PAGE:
Today, the vet came by to draw blood on both ponies to conduct a test for Insulin Resistance and Cushings.
Dancer came to me in January of 2005 and was the first of the horses I bought for my lesson string. She’s been with me ever since, and once I stopped teaching was retired from riding (which she never truly enjoyed anyway).
The vet couldn’t believe that she was at least 30 and more likely 35+. However, age is catching up with her and she had a series of founder attacks over the last 4-5 years when we couldn’t keep her off grass. We’ve finally got her feet looking okay and she is now sound but must be managed (dry lot, grass restriction, even feed restricted).
I fully expect the test to come back positive for IR and she might also be Cushings now due to her age.
Dulce is concerning me a lot right now. For the second year in a row she came out of winter with a huge hair coat she didn’t shed and loss of topline (both classic Cushings symptoms). She was the main reason I jumped on the chance for this free testing being offered. By free, I mean the test was free but the other chemical she had to give for the test did cost me.
Dulce was rescued from an abusive, animal hoarder who had inbred all the horses; I bought her as a companion for Dancer from the person who rescued her. So I’m not surprised that I got confirmation today that her estimated age of 12-14 is way off – she is most likely 20+.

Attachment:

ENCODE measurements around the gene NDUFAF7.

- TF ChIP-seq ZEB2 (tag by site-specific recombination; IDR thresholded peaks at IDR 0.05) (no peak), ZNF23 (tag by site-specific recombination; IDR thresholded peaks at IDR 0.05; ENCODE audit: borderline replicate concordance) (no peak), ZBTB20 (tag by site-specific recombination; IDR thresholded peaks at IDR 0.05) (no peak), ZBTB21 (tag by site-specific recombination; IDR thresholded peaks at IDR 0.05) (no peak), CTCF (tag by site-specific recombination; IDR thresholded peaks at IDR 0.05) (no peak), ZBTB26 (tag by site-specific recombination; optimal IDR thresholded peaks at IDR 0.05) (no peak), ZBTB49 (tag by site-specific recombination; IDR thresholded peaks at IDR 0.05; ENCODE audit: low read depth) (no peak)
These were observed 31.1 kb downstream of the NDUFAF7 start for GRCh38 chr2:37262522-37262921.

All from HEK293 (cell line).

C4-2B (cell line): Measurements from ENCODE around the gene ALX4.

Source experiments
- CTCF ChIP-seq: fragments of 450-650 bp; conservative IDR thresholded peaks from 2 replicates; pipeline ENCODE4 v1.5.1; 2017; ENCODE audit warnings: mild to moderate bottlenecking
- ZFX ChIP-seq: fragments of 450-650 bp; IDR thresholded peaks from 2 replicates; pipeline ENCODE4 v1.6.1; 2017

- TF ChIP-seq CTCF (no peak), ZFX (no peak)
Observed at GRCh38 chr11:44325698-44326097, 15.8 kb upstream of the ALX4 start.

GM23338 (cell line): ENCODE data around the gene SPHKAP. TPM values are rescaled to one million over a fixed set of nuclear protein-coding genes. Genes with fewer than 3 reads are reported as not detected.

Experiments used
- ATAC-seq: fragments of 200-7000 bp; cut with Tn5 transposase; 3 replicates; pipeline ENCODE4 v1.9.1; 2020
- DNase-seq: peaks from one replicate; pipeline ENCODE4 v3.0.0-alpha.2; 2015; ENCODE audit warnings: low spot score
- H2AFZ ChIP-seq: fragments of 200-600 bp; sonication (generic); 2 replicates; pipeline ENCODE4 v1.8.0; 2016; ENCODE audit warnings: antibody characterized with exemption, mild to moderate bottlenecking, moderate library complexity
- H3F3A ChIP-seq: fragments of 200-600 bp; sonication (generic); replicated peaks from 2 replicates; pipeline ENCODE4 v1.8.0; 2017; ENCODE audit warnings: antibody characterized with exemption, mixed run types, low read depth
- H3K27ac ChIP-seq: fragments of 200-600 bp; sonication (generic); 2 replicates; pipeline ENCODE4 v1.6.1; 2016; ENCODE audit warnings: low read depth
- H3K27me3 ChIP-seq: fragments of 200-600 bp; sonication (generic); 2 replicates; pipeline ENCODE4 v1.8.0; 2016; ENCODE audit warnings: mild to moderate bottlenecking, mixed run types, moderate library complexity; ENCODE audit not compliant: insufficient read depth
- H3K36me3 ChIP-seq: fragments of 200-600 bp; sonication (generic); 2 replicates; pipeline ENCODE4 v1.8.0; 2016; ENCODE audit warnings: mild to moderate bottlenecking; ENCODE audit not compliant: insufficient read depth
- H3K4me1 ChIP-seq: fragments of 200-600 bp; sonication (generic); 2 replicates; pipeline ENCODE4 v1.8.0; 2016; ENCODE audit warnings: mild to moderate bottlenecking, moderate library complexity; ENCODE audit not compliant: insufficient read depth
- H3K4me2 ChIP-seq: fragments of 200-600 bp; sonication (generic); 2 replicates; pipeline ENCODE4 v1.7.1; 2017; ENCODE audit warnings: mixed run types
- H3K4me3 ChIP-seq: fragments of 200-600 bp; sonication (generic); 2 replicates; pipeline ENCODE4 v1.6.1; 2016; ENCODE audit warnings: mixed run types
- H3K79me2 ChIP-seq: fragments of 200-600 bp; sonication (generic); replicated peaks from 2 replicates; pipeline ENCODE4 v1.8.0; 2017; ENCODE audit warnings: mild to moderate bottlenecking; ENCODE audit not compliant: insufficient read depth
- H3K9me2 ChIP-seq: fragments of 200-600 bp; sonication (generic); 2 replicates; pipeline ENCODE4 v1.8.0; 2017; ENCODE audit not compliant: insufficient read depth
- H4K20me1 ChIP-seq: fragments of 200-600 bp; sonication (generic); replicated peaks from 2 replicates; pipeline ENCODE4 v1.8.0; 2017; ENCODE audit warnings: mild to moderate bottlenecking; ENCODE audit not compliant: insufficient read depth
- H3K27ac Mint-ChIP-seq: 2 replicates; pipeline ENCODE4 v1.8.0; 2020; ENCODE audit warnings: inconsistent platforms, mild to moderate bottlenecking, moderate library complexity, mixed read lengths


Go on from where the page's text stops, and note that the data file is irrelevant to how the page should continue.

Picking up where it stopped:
Her eye has been weeping so I have some ointment for that. Also, her mouth is a mess (this doesn’t surprise me because one of her inbred deformities was a strange overbite), so I have scheduled her in 2 weeks for a full dental.
She is also extremely shy. So I had haltered her two weeks ago and left the halter on as it would have been impossible to catch her at a moments notice. In the mornings I’ve been sitting with her and then slowly reaching over to clip on the lead rope and then brushing her while she ate.
I’m rather ready not to have any more vet bills for a while but this is something that should have been done years ago. Now that our financial situation has improved, I can start caring for all my animals the way that I’ve always wanted too – regular vet care, supplements and medication they need, and keeping the horses in a barn situation that suits their physical and mental health.